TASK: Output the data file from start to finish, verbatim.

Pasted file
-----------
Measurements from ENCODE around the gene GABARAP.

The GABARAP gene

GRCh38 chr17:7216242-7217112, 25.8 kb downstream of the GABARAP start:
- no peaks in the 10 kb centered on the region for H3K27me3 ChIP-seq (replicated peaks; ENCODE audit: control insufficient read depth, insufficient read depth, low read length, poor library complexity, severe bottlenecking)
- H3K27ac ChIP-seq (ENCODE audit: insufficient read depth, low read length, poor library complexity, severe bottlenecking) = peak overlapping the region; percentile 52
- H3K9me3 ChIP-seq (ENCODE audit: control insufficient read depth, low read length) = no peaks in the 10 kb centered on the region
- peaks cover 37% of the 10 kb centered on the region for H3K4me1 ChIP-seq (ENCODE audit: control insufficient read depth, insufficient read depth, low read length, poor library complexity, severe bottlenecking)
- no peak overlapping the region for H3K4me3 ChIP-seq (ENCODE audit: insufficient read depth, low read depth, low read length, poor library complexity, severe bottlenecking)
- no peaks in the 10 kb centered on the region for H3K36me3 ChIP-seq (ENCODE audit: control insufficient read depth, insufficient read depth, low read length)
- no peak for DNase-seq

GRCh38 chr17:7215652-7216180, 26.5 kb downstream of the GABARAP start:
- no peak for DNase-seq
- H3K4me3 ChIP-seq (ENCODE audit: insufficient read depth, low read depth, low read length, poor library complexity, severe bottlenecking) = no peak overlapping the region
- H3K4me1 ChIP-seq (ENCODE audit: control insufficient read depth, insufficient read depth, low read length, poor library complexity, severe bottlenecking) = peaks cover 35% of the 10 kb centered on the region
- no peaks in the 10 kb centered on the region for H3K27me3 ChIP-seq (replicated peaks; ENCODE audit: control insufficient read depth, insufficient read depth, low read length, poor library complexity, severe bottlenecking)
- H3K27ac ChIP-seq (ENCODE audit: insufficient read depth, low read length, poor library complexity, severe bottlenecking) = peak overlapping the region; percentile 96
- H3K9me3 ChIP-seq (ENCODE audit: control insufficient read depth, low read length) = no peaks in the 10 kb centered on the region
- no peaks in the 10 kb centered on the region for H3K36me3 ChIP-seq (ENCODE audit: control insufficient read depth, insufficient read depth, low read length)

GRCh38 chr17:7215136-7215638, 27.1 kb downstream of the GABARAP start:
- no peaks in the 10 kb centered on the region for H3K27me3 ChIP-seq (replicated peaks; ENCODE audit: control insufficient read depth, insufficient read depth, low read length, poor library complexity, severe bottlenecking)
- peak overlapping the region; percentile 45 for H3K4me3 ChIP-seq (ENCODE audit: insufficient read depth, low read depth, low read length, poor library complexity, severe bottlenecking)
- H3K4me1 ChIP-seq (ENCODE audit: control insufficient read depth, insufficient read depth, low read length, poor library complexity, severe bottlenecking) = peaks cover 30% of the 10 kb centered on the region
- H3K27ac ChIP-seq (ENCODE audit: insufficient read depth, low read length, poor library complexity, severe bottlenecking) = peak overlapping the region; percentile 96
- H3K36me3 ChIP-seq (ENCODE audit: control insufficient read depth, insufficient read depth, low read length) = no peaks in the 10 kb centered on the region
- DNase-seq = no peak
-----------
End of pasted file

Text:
Measurements from ENCODE around the gene GABARAP.

The GABARAP gene

GRCh38 chr17:7216242-7217112, 25.8 kb downstream of the GABARAP start:
- no peaks in the 10 kb centered on the region for H3K27me3 ChIP-seq (replicated peaks; ENCODE audit: control insufficient read depth, insufficient read depth, low read length, poor library complexity, severe bottlenecking)
- H3K27ac ChIP-seq (ENCODE audit: insufficient read depth, low read length, poor library complexity, severe bottlenecking) = peak overlapping the region; percentile 52
- H3K9me3 ChIP-seq (ENCODE audit: control insufficient read depth, low read length) = no peaks in the 10 kb centered on the region
- peaks cover 37% of the 10 kb centered on the region for H3K4me1 ChIP-seq (ENCODE audit: control insufficient read depth, insufficient read depth, low read length, poor library complexity, severe bottlenecking)
- no peak overlapping the region for H3K4me3 ChIP-seq (ENCODE audit: insufficient read depth, low read depth, low read length, poor library complexity, severe bottlenecking)
- no peaks in the 10 kb centered on the region for H3K36me3 ChIP-seq (ENCODE audit: control insufficient read depth, insufficient read depth, low read length)
- no peak for DNase-seq

GRCh38 chr17:7215652-7216180, 26.5 kb downstream of the GABARAP start:
- no peak for DNase-seq
- H3K4me3 ChIP-seq (ENCODE audit: insufficient read depth, low read depth, low read length, poor library complexity, severe bottlenecking) = no peak overlapping the region
- H3K4me1 ChIP-seq (ENCODE audit: control insufficient read depth, insufficient read depth, low read length, poor library complexity, severe bottlenecking) = peaks cover 35% of the 10 kb centered on the region
- no peaks in the 10 kb centered on the region for H3K27me3 ChIP-seq (replicated peaks; ENCODE audit: control insufficient read depth, insufficient read depth, low read length, poor library complexity, severe bottlenecking)
- H3K27ac ChIP-seq (ENCODE audit: insufficient read depth, low read length, poor library complexity, severe bottlenecking) = peak overlapping the region; percentile 96
- H3K9me3 ChIP-seq (ENCODE audit: control insufficient read depth, low read length) = no peaks in the 10 kb centered on the region
- no peaks in the 10 kb centered on the region for H3K36me3 ChIP-seq (ENCODE audit: control insufficient read depth, insufficient read depth, low read length)

GRCh38 chr17:7215136-7215638, 27.1 kb downstream of the GABARAP start:
- no peaks in the 10 kb centered on the region for H3K27me3 ChIP-seq (replicated peaks; ENCODE audit: control insufficient read depth, insufficient read depth, low read length, poor library complexity, severe bottlenecking)
- peak overlapping the region; percentile 45 for H3K4me3 ChIP-seq (ENCODE audit: insufficient read depth, low read depth, low read length, poor library complexity, severe bottlenecking)
- H3K4me1 ChIP-seq (ENCODE audit: control insufficient read depth, insufficient read depth, low read length, poor library complexity, severe bottlenecking) = peaks cover 30% of the 10 kb centered on the region
- H3K27ac ChIP-seq (ENCODE audit: insufficient read depth, low read length, poor library complexity, severe bottlenecking) = peak overlapping the region; percentile 96
- H3K36me3 ChIP-seq (ENCODE audit: control insufficient read depth, insufficient read depth, low read length) = no peaks in the 10 kb centered on the region
- DNase-seq = no peak